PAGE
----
Speyside vintage-focused distillery.
Robertson & Baxter Group Profile
Part of the Robertson family’s extensive holdings in the Scotch whisky industry, Robertson & Baxter was a wholesale whisky blender with close ties to Highland Distillers and the Clyde Bonding Co. Both of these companies were either partially or wholly owned by the family and gave Robertson & Baxter access to large amounts of whisky, warehousing and bottling facilities. Three of founder William Robertson’s descendants were responsible for ensuring the on-going independence of the company, and creating the only whisky business to be wholly owned by a charitable trust.
Robertson & Baxter Group History
Robertson & Thompson was founded by Fife-born William Alexander Robertson as a wholesale whisky blender and agent in Glasgow in 1855. When co-founder Robert Thompson left to open his own business in 1860 John Baxter – a clerk within the company – became partner. And so, Robertson & Baxter was formed. When Baxter retired in 1872, Northumbrian Thomas Wightman stepped in to take his place, but Baxter’s legacy continued in the company name.
As the R&B business grew, the partners looked into the possibility of building a distillery on Islay and in 1881 – in partnership with William Ford & Sons and McMurchy & Ralston – they founded the Islay Distilling Co. Ltd. to build Bunnahabhain distillery. A shortage of barrels led to the founding of the Clyde Cooperage Co. Ltd. in 1884 to support the needs of the company and its distillery.
The company became part of a group that founded Highland Distillers in 1887, following the merger of the Islay Distilling Co. with the Glenrothes distillery. William Robertson served as first chairman of the new business and R&B was appointed sole agent for Highland Distillers whiskies.
In 1892 R&B purchased the Glenglassaugh distillery near Portsoy for £10,000 and promptly re-sold it to Highland Distillers for £15,000. Four years later R&B – along with 14 other partners including William Grant – built the Tamdhu distillery in Speyside. The following year founder William Robertson died leaving a trust fund in his will for his 10 children, which was to run until his youngest daughter turned 21. His oldest son, James, became chairman of the company.
The early part of the 20th century saw a string of new acquisitions and investments for the group, including the purchase of Haig & Haig in 1907, and later Glenfyne distillery in Argyll, and Strathdee near Aberdeen. In 1919 R&B provided the majority share capital to form West Highland Malt Distillers Ltd., with the aim of sharing costs and preventing the closure of six Campbeltown distilleries: Glen Nevis, (Glen) Scotia, Glengyle, Dalintober, Kinloch, Ardlussa. However, it wasn’t long before WHMD was liquidated in 1924, Scotia being the only distillery to survive the company’s bankruptcy.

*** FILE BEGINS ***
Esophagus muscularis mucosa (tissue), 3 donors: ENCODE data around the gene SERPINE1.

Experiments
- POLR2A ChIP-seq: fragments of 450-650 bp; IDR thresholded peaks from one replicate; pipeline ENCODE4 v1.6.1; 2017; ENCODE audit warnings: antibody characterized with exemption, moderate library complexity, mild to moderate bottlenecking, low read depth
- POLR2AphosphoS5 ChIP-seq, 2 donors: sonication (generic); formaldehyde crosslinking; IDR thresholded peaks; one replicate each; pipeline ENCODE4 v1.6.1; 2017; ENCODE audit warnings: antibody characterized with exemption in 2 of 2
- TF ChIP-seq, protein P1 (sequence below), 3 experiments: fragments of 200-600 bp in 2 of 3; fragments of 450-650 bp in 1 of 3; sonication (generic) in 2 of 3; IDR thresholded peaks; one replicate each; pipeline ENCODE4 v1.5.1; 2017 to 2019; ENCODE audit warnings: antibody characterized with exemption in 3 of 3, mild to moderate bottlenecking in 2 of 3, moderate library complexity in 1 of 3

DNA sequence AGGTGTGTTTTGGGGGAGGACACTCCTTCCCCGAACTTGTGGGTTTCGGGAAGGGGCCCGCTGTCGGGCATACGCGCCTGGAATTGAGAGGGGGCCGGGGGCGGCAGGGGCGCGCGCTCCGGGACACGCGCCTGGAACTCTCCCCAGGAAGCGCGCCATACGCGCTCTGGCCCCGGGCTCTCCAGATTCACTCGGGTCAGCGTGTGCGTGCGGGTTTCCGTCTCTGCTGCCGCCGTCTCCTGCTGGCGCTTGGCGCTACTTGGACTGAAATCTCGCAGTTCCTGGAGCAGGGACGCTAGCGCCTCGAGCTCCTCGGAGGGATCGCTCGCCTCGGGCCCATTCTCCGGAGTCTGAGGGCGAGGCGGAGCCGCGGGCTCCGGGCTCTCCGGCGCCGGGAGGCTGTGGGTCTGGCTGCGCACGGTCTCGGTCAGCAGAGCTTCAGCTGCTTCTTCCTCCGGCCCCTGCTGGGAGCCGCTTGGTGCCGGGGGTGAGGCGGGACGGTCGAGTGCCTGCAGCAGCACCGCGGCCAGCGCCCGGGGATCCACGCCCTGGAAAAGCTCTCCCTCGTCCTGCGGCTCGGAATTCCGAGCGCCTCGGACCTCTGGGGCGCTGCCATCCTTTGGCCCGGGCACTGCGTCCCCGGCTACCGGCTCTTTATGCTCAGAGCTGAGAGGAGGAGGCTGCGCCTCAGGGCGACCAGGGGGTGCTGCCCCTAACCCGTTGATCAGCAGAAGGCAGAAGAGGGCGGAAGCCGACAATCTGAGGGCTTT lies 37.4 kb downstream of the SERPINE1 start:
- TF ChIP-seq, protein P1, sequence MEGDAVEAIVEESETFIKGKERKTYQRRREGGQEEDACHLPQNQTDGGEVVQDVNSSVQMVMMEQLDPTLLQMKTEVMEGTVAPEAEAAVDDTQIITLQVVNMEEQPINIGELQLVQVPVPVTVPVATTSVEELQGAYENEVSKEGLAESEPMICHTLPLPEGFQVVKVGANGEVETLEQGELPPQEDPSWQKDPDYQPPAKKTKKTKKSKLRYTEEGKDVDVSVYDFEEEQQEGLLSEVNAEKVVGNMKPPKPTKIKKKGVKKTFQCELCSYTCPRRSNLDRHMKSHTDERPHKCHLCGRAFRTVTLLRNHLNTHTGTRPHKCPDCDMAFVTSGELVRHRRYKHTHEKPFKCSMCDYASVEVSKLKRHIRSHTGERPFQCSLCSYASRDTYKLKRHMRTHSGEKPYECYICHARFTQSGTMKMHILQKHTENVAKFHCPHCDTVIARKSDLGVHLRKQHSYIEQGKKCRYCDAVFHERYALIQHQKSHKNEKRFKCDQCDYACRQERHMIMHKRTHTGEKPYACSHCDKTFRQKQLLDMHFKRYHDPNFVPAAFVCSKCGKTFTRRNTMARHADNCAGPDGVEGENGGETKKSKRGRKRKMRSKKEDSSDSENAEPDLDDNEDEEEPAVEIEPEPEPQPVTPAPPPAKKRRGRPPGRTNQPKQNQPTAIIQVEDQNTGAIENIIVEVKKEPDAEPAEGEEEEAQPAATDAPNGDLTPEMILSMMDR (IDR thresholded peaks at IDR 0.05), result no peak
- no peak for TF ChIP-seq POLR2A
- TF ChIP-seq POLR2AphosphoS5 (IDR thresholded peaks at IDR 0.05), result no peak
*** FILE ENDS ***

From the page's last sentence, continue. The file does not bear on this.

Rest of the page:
By 1922 the children of the company’s partners who were not working in the industry wished to release the assets tied up in R&B. As such, Haig & Haig was passed to DCL and all the whisky stocks sold equally to a consortium consisting of DCL, John Walker & Sons and the newly merged Buchanan-Dewar group before the company was placed in voluntary liquidation. Two sons, James and Alexander, formed a new company, Robertson & Co., with the aim of purchasing the remaining assets and the original company name. Unfortunately, so complex was the liquidation that this took over 10 years to complete and it was 1937 before all the assets were transferred. At this point, James Robertson’s three daughters received 3,000 shares each in the new company.
During this period R&B had agreed a contract with wine and spirits merchant Berry Bros. & Rudd in London to blend and supply BBR’s Cutty Sark blended Scotch whisky – a brand that would grow to become one of the first million-case spirits in the US. From this point onwards, R&B focused its efforts on supplying and bottling whisky blends under contract to trade suppliers.
To reinforce the relationship between R&B and Highland Distillers, Alexander Robertson’s death in the 1940s gave Highland Distillers the opportunity to purchase his shareholding. This locked the two companies together and helped them both withstand future takeover attempts.
The company purchased whisky blender Hepburn & Ross in 1959, including its popular Red Hackle brand, and in 1965 it also acquired Lang Brothers Ltd. including the Glengoyne distillery.
In 1961, the three daughters of James Robertson, who wished to preserve the independence of the group, placed all of the family interests into one holding company, which they called Edrington. The sisters – Miss Agnes, Miss Ethel and Miss Elspeth – requested the dividends from Edrington be passed to a new charitable trust, The Robertson Trust, which is now one of Scotland’s largest having donated more than £150 million to Scottish charities.
Already a major shareholder in Edinburgh grain distillery North British, R&B collaborated with Grand Metropolitan in 1993 to purchase the business. The two companies created Lothian Distillers as a joint venture to oversee the operation of the distillery.
Eventually, in 1996, Edrington began a major restructuring of its businesses and brought R&B, along with Clyde Bonding Co. and the Clyde Cooperage Company under the Edrington Group name. Highland Distillers followed shortly after.